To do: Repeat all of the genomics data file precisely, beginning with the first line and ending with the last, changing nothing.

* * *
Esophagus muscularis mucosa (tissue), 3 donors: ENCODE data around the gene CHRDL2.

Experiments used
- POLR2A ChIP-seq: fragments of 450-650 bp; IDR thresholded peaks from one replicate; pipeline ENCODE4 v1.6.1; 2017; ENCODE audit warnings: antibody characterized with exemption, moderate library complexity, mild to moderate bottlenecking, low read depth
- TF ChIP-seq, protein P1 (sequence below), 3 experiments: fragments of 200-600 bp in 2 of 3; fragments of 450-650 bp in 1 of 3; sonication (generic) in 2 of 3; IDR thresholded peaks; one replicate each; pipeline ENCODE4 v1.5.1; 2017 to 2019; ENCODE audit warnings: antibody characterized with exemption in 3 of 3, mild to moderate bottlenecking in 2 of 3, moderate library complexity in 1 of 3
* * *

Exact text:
Esophagus muscularis mucosa (tissue), 3 donors: ENCODE data around the gene CHRDL2.

Experiments used
- POLR2A ChIP-seq: fragments of 450-650 bp; IDR thresholded peaks from one replicate; pipeline ENCODE4 v1.6.1; 2017; ENCODE audit warnings: antibody characterized with exemption, moderate library complexity, mild to moderate bottlenecking, low read depth
- TF ChIP-seq, protein P1 (sequence below), 3 experiments: fragments of 200-600 bp in 2 of 3; fragments of 450-650 bp in 1 of 3; sonication (generic) in 2 of 3; IDR thresholded peaks; one replicate each; pipeline ENCODE4 v1.5.1; 2017 to 2019; ENCODE audit warnings: antibody characterized with exemption in 3 of 3, mild to moderate bottlenecking in 2 of 3, moderate library complexity in 1 of 3